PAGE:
Jogues as a Christian martyr is venerated the world over. Raised to the honors of the altar his name is sacred. He is now Blessed, but before long we hope to salute him as Saint. This biography is an attempt to make Blessed Jogues better known in the United States where he shed his blood for the Faith. He, and his companions, Goupil and Lalande, together with the five Jesuits martyred in Canada, are the first beatified martyrs of the Catholic Faith in the New World. New York State has the distinction of holding somewhere in its soil the sacred remains of Jogues and his fellow martyrs, Goupil and Lalande. At Auriesville, forty miles from Albany, New York, is the shrine which hallows the spot where these Christian heroes confessed Christ in their blood.

In preparing the life of Blessed Jogues the author has had constant recourse to what is known as the Jesuit Relations. These documents comprise forty-one small volumes. One was published each year from 1632 to 1673. They embrace letters sent by Jesuit missionaries in America to their brethren in Europe, and form the most important, and often the only material for the history of Canada for that period. Some of these volumes became so rare that they could not be found even in the great libraries of Europe. The Canadian Government, realizing the historic value of the Relations, assembled and reprinted them in three large octavo volumes in 1848. A further tribute to the value of these documents is the Thwaites edition of the Jesuit Relations  and Allied Documents, 73 volumes, published in 1896.

Referring to the Jesuit Relations, no less an authority than Parkman speaks as follows: "The sources of information concerning the early Jesuits of New France are very copious. During a period of forty years, the Superior of the Mission sent, every summer, long and detailed reports—embodying or accompanied by the reports of his subordinates—to the Provincial of the Order at Paris, where they were annually published, in duodecimo volumes, forming the remarkable series known as the Jesuit Relations. Though the productions of men of scholastic training, they are simple and often crude in style, as might be expected of narratives hastily written in Indian lodges or rude mission houses in the forest, amid annoyances and interruptions of all kinds. In respect to the value of their contents, they are exceedingly unequal. Modest records of marvelous adventures and sacrifices, and vivid pictures of forest-life, alternate with prolix and monotonous details of the conversion of individual savages, and the praiseworthy deportment of some exemplary neophyte. With regard to the condition and character of the primitive inhabitants of North America, it is impossible to exaggerate their value as an authority. I shall add, that the closest examination has left me no doubt that these missionaries wrote in perfect good faith, and that the Relations hold a high place as authentic and trustworthy historical documents."'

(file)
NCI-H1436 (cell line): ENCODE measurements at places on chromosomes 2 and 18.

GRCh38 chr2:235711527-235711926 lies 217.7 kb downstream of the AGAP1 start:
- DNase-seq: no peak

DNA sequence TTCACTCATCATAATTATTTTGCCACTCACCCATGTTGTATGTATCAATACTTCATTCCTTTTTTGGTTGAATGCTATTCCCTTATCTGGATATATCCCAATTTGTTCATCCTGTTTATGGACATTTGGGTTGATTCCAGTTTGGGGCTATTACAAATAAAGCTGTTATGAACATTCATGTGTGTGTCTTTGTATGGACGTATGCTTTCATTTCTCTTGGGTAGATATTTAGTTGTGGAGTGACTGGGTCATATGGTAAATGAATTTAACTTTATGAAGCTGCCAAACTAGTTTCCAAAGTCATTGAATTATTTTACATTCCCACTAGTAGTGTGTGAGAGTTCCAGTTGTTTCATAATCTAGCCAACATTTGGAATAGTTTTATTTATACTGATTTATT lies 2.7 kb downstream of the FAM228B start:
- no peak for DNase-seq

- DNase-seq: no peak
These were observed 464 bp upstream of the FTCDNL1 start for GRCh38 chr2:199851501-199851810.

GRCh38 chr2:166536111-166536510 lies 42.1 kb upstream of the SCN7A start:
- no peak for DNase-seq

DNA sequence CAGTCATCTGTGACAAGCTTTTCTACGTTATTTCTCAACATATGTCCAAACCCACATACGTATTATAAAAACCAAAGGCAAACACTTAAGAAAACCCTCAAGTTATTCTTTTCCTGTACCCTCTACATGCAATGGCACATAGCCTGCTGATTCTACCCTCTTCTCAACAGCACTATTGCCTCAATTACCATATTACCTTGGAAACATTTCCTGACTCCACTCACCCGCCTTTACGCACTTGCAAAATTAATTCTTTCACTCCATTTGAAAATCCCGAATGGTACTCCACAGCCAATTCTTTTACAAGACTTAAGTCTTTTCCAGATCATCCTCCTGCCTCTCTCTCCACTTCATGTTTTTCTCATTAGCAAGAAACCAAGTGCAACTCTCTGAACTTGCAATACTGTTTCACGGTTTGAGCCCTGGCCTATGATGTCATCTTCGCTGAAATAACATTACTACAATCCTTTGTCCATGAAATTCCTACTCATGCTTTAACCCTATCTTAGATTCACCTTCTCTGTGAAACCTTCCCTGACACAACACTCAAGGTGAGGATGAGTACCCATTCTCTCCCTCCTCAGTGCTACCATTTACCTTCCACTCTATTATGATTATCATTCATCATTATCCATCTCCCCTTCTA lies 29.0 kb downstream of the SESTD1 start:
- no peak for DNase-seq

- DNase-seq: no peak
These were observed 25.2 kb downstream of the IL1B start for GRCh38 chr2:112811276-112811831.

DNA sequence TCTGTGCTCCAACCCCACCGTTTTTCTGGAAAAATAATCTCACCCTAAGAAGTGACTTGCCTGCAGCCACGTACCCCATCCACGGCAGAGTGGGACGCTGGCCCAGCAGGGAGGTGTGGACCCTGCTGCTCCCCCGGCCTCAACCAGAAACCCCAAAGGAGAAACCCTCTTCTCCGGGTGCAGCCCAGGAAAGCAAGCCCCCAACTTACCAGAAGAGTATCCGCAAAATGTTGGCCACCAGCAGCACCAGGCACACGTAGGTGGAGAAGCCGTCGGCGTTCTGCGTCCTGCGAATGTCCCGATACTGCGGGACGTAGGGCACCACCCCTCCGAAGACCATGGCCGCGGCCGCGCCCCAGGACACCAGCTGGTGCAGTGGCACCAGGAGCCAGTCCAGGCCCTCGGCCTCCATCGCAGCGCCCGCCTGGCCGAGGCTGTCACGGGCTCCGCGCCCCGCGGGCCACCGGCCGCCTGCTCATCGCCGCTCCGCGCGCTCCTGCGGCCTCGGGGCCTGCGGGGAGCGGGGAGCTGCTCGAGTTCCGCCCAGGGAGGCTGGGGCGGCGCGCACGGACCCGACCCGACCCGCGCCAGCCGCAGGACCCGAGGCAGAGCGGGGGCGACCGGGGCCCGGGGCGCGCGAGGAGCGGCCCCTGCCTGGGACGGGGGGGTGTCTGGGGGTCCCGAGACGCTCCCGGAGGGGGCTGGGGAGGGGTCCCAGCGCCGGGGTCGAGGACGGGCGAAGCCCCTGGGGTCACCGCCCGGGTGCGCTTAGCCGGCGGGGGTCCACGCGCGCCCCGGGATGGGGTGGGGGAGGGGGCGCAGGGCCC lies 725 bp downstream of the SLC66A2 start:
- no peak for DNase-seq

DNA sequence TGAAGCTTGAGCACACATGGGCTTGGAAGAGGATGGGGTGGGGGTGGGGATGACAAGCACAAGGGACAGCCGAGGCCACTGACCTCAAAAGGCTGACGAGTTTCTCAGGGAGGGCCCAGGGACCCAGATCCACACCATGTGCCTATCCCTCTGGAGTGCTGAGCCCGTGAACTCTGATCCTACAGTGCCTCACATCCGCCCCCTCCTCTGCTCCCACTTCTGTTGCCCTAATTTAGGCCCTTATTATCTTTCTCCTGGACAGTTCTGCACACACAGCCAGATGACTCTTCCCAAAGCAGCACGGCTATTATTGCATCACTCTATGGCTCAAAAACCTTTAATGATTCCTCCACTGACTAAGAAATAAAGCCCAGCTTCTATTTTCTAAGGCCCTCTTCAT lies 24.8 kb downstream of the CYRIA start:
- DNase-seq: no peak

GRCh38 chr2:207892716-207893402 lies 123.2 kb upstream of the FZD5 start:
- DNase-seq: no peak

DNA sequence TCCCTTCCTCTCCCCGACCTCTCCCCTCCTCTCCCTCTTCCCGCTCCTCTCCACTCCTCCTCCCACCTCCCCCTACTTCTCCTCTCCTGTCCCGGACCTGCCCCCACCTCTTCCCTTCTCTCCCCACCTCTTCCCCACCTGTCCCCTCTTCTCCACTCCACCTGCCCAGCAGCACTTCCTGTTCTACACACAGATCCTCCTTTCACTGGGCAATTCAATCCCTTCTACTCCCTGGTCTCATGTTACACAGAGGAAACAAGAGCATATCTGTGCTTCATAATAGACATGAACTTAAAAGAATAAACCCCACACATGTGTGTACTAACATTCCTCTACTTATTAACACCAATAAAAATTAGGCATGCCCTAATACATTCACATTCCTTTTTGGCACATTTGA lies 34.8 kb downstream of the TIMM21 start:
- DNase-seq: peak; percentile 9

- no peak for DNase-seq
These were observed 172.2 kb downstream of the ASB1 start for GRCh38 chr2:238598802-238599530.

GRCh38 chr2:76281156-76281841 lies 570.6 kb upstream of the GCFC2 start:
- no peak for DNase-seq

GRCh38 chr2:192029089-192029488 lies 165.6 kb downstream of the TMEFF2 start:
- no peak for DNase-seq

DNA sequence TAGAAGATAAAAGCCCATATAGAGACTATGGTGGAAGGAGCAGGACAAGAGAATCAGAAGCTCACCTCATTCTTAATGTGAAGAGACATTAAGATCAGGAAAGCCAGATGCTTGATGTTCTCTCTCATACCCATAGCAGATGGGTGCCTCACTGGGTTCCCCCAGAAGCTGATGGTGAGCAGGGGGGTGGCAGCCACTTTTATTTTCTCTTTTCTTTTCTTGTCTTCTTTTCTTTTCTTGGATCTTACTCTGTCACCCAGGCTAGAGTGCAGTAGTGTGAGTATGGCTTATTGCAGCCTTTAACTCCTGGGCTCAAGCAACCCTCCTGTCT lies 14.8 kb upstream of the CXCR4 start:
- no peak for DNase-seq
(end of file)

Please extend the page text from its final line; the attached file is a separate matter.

The Relations for the years 1647 and 1648 give very detailed accounts of the missionary labors, tortures and martyrdom of Jogues.

In procuring material for the present work, the author found that the Life of Father Jogues by Felix Martin, S.J., translated by John Gilmary Shea, contained data of the highest historical value, and of appropriate selection. He has accordingly followed the outline of that work. The English translation of the letters of Jogues and of the Relations is that of John Gilmary Shea. As virtually all of the documents which concern the life of Jogues are drawn from the Jesuit Relations, no detailed references to them will be made in the body of the work. Scholars will know how to verify the various abstracts by reference to the Jesuit Relations  of the specified year. The average reader will prefer an uninterrupted narrative. The aim of the author is to reach the general public, for which reason he has omitted whatever might confuse or distract or lessen the interest.

The author is under deep obligation to Rev. John J. Wynne, S.J., the foremost authority in the United States on matters concerning the Jesuit martyrs, for valuable suggestions and assistance in the preparation of this volume. Acknowledgment is also made to the Universal Knowledge Foundation for its translations of various important documents herein embodied. Jogues is only one of eight Jesuit martyrs of North America recently beatified by Pius XI. All these blessed heroes of the cross underwent experiences very similar to his before meeting their fate. The author confines himself mainly to Jogues because he desires to keep within reasonable limits. Those who desire further information on the subject may consult the bibliography at the end of this work.